Fall, 2013 – Living on San Diego’s beautiful shores is a true delight, not only becuase there is always so much going on, but because it is so close to all that San Diego has to offer.
One of the prettiest places in the city is Balboa Park, and we enjoyed several wonderful excusrions there.
Balboa Park is a big city park filled with all kinds of flora and fauna along with several miles of hiking trails.
Perhaps the most lovely area is around the koi fish pond where there are some beautiful old buildings and some very colorful koi fish swimming just below the surface.
This is a great place to take a stroll and soak in a little sunshine and relaxation.
Of course, it is a city park and, on the day we were there, a fellow was spouting bible verses and personal philosophies at very high volume, echoing his thoughts about life off the walls of the stone building at the top of his lungs, pontificating to anyone that would stop and listen.
I listened for a few minutes but couldn’t make heads or tails out of what he was saying!
However, the water was utterly still, and as clear as could be, creating lovely reflections.
The pretty lilies floating between the pads seemed to smile up at the world.
A hummingbird flitting between the many flowers added his own buzz to the air.
A beautiful indoor botanical garden fills one of the buildings near the koi fish pond, and a meander through there took us past all kinds of exotic flowers.
This reminded us so much of our extraordinary visit to the orchards and gardens of Hagia Sofia near Huatulco, Mexico last winter.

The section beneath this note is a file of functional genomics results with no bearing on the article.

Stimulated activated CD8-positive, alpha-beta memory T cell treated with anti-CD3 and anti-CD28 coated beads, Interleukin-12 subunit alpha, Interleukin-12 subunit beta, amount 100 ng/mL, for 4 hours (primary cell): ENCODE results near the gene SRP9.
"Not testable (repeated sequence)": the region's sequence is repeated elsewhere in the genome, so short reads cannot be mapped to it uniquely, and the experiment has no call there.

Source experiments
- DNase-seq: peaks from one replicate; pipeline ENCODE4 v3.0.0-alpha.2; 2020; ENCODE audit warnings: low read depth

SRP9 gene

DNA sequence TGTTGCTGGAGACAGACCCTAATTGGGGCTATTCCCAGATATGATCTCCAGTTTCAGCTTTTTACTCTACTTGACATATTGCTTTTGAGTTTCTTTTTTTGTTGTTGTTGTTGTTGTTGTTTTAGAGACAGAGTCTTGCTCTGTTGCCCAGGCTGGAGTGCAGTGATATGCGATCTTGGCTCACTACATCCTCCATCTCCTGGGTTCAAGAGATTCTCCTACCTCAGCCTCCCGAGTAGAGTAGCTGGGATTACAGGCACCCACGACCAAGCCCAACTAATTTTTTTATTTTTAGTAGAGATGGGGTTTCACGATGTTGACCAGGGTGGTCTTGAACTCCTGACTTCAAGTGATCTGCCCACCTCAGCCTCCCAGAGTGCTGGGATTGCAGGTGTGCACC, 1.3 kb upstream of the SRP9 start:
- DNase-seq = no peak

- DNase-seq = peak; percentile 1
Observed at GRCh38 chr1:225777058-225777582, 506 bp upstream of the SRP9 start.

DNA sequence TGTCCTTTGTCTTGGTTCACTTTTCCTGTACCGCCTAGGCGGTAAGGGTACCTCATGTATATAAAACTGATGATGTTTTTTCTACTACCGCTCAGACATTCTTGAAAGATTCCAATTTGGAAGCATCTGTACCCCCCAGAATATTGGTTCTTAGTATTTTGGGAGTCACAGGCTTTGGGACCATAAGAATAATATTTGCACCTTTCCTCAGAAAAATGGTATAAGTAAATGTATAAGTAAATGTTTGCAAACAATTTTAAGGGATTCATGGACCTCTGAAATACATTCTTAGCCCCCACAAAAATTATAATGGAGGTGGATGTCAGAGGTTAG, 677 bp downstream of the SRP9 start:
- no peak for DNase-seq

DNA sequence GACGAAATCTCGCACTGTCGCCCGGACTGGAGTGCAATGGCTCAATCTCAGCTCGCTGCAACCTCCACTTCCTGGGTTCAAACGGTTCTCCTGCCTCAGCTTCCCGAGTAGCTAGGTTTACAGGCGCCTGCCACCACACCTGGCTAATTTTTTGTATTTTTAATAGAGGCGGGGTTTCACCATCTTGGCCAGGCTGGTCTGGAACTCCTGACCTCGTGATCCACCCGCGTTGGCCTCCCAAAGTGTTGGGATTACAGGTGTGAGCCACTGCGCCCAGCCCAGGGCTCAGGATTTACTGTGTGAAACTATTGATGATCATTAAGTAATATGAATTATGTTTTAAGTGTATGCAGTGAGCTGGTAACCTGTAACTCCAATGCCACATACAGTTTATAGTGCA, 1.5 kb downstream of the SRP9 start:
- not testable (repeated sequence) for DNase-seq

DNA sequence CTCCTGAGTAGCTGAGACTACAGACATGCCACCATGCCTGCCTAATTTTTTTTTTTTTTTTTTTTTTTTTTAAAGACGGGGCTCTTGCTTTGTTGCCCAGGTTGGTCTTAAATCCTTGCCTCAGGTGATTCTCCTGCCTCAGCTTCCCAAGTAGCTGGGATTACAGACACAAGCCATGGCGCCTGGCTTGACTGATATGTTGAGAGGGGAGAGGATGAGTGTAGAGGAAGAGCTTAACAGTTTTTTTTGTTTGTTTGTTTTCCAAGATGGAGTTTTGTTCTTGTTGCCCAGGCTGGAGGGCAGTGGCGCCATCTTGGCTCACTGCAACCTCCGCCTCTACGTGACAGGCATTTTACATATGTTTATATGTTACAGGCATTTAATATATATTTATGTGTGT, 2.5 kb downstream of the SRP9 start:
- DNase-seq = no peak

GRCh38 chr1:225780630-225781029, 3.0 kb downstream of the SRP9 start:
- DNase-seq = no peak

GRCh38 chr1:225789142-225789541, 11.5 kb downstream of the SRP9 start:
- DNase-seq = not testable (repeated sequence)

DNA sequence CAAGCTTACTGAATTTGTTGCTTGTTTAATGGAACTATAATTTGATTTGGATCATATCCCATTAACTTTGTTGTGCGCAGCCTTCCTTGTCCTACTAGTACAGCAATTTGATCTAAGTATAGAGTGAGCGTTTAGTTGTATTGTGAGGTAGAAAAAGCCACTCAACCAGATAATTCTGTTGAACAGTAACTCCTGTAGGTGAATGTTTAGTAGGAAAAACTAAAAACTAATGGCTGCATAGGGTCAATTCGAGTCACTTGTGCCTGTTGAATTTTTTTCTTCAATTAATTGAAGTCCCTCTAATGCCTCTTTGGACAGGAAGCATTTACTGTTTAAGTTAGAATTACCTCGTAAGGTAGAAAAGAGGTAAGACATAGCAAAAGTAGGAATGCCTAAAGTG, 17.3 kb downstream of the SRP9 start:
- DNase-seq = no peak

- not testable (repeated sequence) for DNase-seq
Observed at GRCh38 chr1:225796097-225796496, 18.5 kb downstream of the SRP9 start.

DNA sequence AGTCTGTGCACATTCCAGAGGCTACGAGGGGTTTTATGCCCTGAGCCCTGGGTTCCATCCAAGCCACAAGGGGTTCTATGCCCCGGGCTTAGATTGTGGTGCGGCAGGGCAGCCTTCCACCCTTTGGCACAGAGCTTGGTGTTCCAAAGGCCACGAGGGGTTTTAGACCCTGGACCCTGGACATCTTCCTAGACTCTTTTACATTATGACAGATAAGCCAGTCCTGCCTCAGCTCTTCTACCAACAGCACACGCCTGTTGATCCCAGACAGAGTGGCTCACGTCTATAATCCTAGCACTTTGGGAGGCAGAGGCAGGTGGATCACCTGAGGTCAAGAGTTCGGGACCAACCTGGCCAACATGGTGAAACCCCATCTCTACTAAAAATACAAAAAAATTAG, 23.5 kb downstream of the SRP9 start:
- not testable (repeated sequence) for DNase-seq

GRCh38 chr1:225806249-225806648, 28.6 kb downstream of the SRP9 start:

We both contented ourselves for quite a while taking photos of the colorful display.
There is a kind of romance to the area, and we both had to laugh when we saw several plants that had leaves shaped like swirling hearts.
We were happy when someone offered to take a picture of us amid the orchids!!
Other people hired professional photographers to take their portraits around the beautiful grounds of Balboa Park.
We admired more than a few professional camera setups, with big flashes, lighting umbrellas, enormous lenses and teams of assistants helping out.
And more than once we turned a corner to see a portrait shot that would soon be framed.
We even saw a young Mexican girl in the midst of a Quinceañera photo shoot, all dressed up for her special 15th birthday party. This was like so many others we had seen in Mexico, especially in Ensenada and Morelia.
One of the most unusual attractions in Balboa Park is the enormous outdoor organ.
When the organ was donated to the park by John and Adolph Spreckels in 1914, the one stipulation was that it be played for outdoor concerts, and since 1917 San Diego has had a civic organist who performs free weekly concerts on Sundays.
While we were there a small audience gathered in front of the organ, taking shade under colorful umbrellas. Before long, the enormous rolling door opened to reveal the huge organ pipes. The 4500+ pipes range in size from as small as a pencil to as big as 32 feet high!
A woman walked out on stage and began an hour-long concert.
Wow. That is quite a musical instrument!
Unfortunately, she chose some really chaotic sounding modern music to play, and as we walked away we could hear the cacophany of clashing chords far into the corners of the park.
Oh well. We’ll have to return on another day when the performer chooses something a little more melodic and soothing!!